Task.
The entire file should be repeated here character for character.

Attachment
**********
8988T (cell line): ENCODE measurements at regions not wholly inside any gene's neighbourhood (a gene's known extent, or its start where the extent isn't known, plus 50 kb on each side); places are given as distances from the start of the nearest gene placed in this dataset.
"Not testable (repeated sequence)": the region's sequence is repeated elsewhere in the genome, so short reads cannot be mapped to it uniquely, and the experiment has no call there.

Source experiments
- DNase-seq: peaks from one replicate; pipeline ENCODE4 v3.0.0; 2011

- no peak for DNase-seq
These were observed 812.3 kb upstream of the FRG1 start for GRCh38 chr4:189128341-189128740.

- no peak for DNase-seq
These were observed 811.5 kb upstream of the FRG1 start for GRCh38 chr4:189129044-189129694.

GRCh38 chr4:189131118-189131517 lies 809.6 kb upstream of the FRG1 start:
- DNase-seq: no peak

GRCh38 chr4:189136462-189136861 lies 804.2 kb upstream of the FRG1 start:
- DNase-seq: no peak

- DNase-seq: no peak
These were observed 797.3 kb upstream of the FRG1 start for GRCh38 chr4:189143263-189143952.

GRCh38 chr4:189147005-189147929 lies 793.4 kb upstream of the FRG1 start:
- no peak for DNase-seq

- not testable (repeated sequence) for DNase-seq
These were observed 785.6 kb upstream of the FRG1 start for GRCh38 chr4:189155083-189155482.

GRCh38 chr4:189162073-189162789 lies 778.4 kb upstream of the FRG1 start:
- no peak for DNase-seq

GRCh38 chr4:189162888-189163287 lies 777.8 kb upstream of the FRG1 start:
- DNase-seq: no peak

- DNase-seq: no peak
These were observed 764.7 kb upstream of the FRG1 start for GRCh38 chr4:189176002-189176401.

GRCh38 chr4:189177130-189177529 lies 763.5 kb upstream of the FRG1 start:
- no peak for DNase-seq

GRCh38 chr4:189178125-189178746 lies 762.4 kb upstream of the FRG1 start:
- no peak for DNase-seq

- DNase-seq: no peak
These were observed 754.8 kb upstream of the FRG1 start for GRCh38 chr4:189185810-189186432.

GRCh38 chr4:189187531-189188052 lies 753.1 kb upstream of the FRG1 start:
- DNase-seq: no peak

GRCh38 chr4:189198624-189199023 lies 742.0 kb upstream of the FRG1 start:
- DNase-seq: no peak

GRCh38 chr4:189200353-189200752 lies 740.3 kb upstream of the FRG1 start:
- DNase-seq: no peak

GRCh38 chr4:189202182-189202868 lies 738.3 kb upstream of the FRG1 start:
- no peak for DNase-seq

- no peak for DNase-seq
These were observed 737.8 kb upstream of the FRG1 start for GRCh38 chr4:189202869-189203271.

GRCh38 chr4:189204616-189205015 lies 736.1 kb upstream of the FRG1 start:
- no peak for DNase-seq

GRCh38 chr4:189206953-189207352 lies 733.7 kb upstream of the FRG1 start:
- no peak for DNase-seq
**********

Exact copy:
8988T (cell line): ENCODE measurements at regions not wholly inside any gene's neighbourhood (a gene's known extent, or its start where the extent isn't known, plus 50 kb on each side); places are given as distances from the start of the nearest gene placed in this dataset.
"Not testable (repeated sequence)": the region's sequence is repeated elsewhere in the genome, so short reads cannot be mapped to it uniquely, and the experiment has no call there.

Source experiments
- DNase-seq: peaks from one replicate; pipeline ENCODE4 v3.0.0; 2011

- no peak for DNase-seq
These were observed 812.3 kb upstream of the FRG1 start for GRCh38 chr4:189128341-189128740.

- no peak for DNase-seq
These were observed 811.5 kb upstream of the FRG1 start for GRCh38 chr4:189129044-189129694.

GRCh38 chr4:189131118-189131517 lies 809.6 kb upstream of the FRG1 start:
- DNase-seq: no peak

GRCh38 chr4:189136462-189136861 lies 804.2 kb upstream of the FRG1 start:
- DNase-seq: no peak

- DNase-seq: no peak
These were observed 797.3 kb upstream of the FRG1 start for GRCh38 chr4:189143263-189143952.

GRCh38 chr4:189147005-189147929 lies 793.4 kb upstream of the FRG1 start:
- no peak for DNase-seq

- not testable (repeated sequence) for DNase-seq
These were observed 785.6 kb upstream of the FRG1 start for GRCh38 chr4:189155083-189155482.

GRCh38 chr4:189162073-189162789 lies 778.4 kb upstream of the FRG1 start:
- no peak for DNase-seq

GRCh38 chr4:189162888-189163287 lies 777.8 kb upstream of the FRG1 start:
- DNase-seq: no peak

- DNase-seq: no peak
These were observed 764.7 kb upstream of the FRG1 start for GRCh38 chr4:189176002-189176401.

GRCh38 chr4:189177130-189177529 lies 763.5 kb upstream of the FRG1 start:
- no peak for DNase-seq

GRCh38 chr4:189178125-189178746 lies 762.4 kb upstream of the FRG1 start:
- no peak for DNase-seq

- DNase-seq: no peak
These were observed 754.8 kb upstream of the FRG1 start for GRCh38 chr4:189185810-189186432.

GRCh38 chr4:189187531-189188052 lies 753.1 kb upstream of the FRG1 start:
- DNase-seq: no peak

GRCh38 chr4:189198624-189199023 lies 742.0 kb upstream of the FRG1 start:
- DNase-seq: no peak

GRCh38 chr4:189200353-189200752 lies 740.3 kb upstream of the FRG1 start:
- DNase-seq: no peak

GRCh38 chr4:189202182-189202868 lies 738.3 kb upstream of the FRG1 start:
- no peak for DNase-seq

- no peak for DNase-seq
These were observed 737.8 kb upstream of the FRG1 start for GRCh38 chr4:189202869-189203271.

GRCh38 chr4:189204616-189205015 lies 736.1 kb upstream of the FRG1 start:
- no peak for DNase-seq

GRCh38 chr4:189206953-189207352 lies 733.7 kb upstream of the FRG1 start:
- no peak for DNase-seq